It was supposed to be a dream for bidders looking to snag a piece of Toronto’s luxurious history, but an auction of expensive items from the Four Seasons hotel turned into a nightmare for at least one local businesswoman.
Joan Hunter, owner of the Jazz Bistro on Victoria Street (the former home of the Top O’ The Senator), attended every day of the four-day auction that began May 31, and snapped up several items, including two large chandeliers, wall sconces, dozens of chairs, linens, lights, a high-end espresso maker and the bar from the hotel’s main lobby. In all, Hunter spent $27,000 on pieces to install in her bar, which is set to open this fall.
Hunter picked the items up because of their historic significance and the fact they’d prove to be good conversation pieces. The goods have already become heated talking points and they haven’t even arrived at the Jazz Bistro — Hunter says she and other angry buyers have been unable to access their purchases.
“The whole thing was a fiasco,” Hunter said of the high-profile auction, which she claims was poorly organized. She also claims there was little oversight to avoid confusion and theft.
“It was just a free-for-all.”
Hunter had a mover at the hotel on Monday trying to pick up the things she’d purchased and said, “half the things we’d bought he can’t find … there’s just a shambles down there.”
To top it off, she’s been told she can’t have her chandeliers right now because of asbestos in the ceiling.
“At this point, we’re just prepared to walk away from the whole thing and get a refund,” she said. “It was the worst auction I’ve ever seen run.”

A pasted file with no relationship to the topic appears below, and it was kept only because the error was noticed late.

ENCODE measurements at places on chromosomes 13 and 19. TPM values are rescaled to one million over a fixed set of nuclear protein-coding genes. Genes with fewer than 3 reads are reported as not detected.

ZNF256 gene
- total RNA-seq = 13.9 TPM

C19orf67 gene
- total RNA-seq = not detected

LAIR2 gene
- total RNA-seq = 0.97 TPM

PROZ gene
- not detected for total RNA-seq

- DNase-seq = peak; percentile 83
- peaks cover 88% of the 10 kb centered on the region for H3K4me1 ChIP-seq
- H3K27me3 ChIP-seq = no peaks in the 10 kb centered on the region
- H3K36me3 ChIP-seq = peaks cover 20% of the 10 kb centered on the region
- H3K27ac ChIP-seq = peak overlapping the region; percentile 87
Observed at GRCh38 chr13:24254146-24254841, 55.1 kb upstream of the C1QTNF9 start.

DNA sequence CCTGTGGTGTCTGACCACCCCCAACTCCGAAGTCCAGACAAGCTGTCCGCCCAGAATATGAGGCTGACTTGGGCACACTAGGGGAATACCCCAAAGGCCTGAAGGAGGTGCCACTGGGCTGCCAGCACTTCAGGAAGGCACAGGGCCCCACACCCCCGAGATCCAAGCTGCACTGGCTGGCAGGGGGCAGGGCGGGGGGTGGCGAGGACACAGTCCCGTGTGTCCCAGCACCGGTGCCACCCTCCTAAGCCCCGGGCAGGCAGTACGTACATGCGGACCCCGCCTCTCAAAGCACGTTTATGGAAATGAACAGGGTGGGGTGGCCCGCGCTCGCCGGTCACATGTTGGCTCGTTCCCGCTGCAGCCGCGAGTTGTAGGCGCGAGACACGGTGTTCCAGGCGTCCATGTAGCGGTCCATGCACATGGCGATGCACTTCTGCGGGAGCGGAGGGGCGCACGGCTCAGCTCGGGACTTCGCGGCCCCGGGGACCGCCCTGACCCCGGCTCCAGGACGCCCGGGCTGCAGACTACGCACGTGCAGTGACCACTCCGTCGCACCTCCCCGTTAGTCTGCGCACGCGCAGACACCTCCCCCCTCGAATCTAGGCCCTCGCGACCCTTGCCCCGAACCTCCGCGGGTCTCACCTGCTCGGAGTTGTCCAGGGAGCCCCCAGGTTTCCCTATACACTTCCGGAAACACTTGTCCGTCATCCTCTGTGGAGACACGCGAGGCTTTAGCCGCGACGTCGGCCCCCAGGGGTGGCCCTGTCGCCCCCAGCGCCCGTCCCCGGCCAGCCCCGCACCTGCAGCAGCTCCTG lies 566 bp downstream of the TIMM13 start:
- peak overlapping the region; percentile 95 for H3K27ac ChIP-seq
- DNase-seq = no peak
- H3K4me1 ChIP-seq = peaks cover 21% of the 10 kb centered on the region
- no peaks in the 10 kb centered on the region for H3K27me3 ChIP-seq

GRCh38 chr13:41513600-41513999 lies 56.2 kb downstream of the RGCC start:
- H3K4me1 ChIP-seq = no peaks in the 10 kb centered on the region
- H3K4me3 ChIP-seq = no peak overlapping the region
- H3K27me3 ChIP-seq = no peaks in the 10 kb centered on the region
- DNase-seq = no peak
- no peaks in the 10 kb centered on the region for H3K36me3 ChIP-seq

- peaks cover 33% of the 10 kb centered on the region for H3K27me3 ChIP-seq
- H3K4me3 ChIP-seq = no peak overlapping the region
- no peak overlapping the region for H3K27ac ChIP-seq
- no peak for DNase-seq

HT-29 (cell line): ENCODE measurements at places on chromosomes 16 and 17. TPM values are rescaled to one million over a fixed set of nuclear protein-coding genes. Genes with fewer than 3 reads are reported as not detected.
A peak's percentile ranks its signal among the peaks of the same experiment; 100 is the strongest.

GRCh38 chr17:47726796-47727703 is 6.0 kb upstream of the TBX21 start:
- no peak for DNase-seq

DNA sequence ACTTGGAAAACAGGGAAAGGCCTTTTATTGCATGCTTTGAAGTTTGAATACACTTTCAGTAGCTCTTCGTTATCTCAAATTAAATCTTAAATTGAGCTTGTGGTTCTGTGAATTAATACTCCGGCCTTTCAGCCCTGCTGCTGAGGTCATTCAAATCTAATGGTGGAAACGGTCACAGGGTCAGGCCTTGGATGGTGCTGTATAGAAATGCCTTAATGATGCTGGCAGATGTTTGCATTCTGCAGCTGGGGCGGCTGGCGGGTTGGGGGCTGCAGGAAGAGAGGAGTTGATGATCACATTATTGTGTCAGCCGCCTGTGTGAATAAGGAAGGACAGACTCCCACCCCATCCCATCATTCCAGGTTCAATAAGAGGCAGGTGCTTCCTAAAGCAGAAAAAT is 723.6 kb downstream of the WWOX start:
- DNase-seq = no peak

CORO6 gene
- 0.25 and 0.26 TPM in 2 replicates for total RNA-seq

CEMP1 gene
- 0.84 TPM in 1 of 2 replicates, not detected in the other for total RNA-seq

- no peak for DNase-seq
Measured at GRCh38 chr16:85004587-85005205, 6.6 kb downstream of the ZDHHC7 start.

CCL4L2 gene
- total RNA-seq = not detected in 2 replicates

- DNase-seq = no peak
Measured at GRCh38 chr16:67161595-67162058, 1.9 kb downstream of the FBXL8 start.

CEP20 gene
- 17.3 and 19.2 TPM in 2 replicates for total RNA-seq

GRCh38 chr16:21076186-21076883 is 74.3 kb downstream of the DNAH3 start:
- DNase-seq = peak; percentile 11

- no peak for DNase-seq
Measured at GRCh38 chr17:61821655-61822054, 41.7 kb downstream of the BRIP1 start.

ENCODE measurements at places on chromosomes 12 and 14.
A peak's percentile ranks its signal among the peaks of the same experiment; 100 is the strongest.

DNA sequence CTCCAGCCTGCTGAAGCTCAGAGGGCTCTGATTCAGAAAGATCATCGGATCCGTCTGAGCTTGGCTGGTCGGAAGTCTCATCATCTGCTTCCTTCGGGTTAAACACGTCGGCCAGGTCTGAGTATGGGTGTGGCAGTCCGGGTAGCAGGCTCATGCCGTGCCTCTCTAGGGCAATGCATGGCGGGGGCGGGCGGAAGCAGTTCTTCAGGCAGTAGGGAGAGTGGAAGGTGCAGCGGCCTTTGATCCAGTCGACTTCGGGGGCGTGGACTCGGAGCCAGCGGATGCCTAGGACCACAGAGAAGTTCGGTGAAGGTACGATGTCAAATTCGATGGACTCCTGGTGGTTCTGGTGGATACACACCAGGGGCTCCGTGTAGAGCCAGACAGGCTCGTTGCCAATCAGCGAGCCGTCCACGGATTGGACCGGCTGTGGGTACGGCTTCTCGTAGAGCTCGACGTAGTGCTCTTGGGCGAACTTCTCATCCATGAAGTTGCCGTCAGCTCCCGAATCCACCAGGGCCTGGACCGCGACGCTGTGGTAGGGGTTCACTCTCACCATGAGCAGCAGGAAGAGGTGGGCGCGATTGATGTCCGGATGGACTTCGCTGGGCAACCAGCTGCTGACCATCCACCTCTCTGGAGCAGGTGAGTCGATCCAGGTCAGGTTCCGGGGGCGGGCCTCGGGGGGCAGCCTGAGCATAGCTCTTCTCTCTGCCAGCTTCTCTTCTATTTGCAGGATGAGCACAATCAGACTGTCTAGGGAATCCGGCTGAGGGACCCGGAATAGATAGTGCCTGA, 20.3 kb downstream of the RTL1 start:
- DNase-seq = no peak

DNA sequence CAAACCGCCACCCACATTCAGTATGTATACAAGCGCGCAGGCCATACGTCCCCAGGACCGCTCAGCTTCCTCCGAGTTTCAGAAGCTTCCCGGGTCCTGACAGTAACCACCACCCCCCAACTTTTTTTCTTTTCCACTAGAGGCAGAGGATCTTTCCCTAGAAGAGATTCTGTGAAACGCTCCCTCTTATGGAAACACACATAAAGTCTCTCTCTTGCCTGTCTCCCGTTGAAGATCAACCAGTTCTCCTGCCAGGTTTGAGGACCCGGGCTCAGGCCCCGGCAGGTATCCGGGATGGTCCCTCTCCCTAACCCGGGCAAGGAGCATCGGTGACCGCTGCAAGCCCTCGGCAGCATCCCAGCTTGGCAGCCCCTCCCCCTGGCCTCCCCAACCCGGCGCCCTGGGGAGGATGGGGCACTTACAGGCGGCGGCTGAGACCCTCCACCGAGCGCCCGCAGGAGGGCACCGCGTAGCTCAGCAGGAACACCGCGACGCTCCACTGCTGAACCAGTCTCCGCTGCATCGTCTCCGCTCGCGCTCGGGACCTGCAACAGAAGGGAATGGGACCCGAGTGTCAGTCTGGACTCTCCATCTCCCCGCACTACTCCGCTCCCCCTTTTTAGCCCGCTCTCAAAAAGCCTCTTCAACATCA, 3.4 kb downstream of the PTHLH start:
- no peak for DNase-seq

She wasn’t the only angry person waiting to collect auction-bought goods on Monday. A man at the hotel was frustrated by a four-hour wait to get his items and another man said he’d only been able to access half of the things he and his colleagues had purchased, including fridges and safes.
The location turned from a former hotel into a construction site on Monday, complicating pickups. The former luxury hotel is being transformed into a high-end condominium development called The New Residences of Yorkville Plaza.
Auctioneer Alan Loeser, whose company IAAS Worldwide ran the auction, defended the event.
“It wasn’t a shambles,” he said, noting his company was tasked with selling everything in the building in 60 days. There were 31,000 items up for auction.
“It was too short a time frame.”
In regard to the chandeliers, Loeser said the condo developer will pay for the asbestos removal, but Hunter has to hire the electrician to take it down. And in regard to the stolen property, Loeser promised a credit or refund.
Hunter claims there was inadequate security monitoring — she said someone walked off with an espresso maker she bought for $1,200.
IAAS Worldwide organized the sale of everything on each of the hotel’s 32 floors between May 31 and June 3. Items up for bidding included furniture, bathroom fixtures, kitchen ware, marble flooring, wood panelling, photographs, grand pianos and ornate mirrors, among others. In all, the 15,000 items had an estimated value of more than $10 million.